The Life-saving Near Miss

I have a 10-year-old beagle who, in classic beagle fashion, is principally guided by her sense of smell and instinct for the hunt. Once in puppyhood, she slipped her leash during a walk to bound across a busy four-lane road in pursuit of a squirrel. She survived, unscathed, thanks to the swift reactions of several drivers. But, the near miss led to immediate changes, including a tighter harness, additional training and the introduction of treats during all walks.

I imagine most people have hundreds of stories of near misses big and small that served as a catalyst for change in their own lives. Perhaps a new bath mat purchased after a slip in the shower; a fragile centerpiece moved onto a shelf after a toddler grabbed for it; a blind turn taken more slowly after a near run-in with a cyclist.

Individuals can react quickly to near misses and make a change that will help avoid accident and potential injury. However, the same can’t always be said for near misses in the workplace.

Companies meticulously track workplace accidents and injuries, noting when and how they occur, and instituting policy changes to help avoid future incidents. Few companies, however, bring that careful tracking and policy modification to the accidents and injuries that nearly happened, but didn’t. Consider the number of fully loaded glass racks that have almost tipped, the forklifts that barely escaped collision, or the workers who nearly fell after a slip or trip. Each incident could have easily been an accident, an injury or, worse, a fatality.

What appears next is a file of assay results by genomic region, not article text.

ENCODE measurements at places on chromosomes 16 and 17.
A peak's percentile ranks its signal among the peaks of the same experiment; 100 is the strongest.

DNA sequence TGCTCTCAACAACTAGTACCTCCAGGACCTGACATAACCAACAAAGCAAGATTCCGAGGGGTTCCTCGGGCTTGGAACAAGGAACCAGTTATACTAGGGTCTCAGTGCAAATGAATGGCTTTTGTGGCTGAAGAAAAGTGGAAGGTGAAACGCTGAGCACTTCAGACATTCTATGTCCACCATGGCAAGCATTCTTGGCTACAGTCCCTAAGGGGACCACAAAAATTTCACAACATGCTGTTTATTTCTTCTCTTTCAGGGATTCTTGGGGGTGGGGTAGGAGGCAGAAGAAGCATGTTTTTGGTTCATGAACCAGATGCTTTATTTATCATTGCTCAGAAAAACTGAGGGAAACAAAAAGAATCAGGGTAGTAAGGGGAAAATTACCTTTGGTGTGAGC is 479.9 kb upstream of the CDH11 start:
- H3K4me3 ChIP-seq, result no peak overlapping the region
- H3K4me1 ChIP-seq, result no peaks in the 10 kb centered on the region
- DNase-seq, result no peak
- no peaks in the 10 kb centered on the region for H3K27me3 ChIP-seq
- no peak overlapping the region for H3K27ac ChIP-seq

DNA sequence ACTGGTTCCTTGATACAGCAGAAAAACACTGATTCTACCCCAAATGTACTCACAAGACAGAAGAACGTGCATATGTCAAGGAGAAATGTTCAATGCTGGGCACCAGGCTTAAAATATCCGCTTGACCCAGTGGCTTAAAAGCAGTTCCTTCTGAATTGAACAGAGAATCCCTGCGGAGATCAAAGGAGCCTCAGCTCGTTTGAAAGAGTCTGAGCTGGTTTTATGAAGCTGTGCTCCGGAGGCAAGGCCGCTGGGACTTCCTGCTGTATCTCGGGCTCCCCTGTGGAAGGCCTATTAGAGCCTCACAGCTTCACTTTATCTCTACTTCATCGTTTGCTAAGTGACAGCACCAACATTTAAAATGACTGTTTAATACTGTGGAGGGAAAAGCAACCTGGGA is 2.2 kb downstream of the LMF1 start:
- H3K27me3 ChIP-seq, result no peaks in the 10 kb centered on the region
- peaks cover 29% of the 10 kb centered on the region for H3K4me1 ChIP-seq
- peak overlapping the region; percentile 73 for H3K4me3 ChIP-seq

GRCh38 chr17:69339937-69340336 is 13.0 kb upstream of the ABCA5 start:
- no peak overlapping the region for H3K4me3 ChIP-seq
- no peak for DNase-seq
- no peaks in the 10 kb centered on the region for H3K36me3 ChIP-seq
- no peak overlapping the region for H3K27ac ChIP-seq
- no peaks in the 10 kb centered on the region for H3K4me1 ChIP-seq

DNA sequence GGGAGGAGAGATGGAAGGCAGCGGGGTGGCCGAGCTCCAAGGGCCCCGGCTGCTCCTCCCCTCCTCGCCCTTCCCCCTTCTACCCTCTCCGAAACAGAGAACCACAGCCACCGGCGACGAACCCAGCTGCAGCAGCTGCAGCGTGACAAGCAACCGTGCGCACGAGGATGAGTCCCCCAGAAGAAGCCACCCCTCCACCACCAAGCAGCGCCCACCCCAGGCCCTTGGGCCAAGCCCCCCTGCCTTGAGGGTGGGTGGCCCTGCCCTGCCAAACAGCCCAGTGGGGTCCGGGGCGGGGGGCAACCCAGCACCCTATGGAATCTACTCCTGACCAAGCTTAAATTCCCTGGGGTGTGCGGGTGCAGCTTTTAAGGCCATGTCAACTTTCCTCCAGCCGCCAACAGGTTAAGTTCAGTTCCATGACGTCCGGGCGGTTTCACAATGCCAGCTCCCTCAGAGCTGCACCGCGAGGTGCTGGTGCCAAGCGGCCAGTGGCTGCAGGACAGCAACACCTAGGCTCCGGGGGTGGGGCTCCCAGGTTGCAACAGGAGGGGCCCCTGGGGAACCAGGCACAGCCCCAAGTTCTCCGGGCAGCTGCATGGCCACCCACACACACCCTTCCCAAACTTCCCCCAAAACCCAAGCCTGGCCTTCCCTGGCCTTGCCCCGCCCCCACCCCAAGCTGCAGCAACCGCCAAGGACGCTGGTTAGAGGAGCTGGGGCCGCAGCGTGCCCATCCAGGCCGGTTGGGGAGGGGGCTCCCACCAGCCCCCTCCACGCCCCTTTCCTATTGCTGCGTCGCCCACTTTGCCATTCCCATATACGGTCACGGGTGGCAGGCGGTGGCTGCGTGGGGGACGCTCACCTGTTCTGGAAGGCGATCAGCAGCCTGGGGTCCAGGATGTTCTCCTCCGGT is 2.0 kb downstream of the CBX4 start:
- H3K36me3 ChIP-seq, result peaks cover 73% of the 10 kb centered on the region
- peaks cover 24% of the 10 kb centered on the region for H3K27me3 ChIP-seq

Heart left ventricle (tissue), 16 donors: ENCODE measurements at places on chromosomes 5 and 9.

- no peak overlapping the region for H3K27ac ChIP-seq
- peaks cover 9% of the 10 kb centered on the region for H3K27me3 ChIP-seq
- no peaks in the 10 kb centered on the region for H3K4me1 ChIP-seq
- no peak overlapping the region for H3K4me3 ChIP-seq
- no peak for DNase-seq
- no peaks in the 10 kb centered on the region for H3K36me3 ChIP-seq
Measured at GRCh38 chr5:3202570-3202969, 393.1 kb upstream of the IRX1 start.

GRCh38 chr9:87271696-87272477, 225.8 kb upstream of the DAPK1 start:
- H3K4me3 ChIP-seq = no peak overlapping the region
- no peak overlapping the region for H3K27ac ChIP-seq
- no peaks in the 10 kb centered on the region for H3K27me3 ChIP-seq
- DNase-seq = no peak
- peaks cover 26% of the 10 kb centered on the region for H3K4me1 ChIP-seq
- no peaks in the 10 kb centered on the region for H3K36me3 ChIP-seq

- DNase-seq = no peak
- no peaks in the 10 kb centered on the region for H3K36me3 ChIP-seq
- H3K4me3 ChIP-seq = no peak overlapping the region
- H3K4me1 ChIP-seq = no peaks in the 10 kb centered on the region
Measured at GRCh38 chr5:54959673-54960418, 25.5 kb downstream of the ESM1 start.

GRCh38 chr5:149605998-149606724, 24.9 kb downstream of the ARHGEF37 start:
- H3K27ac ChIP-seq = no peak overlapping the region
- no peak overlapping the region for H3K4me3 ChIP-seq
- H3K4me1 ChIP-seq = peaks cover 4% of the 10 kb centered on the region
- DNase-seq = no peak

Tracking near misses can be a powerful tool in identifying how an accident or injury could happen at the workplace. It guides employers in making necessary changes in policies or procedures, helps managers identify risks and hazards around the jobsite or factory floor, and educates employees on dangerous situations and how to avoid them, all before an accident occurs and anyone is hurt.

The upcoming December issue of Glass Magazine is focused on improving worker safety, offering information on everything from tracking near misses to managing personal protective equipment and machine safety requirements.   

Katy Devlin is editor of Glass Magazine. Contact her at kdevlin@glass.org.

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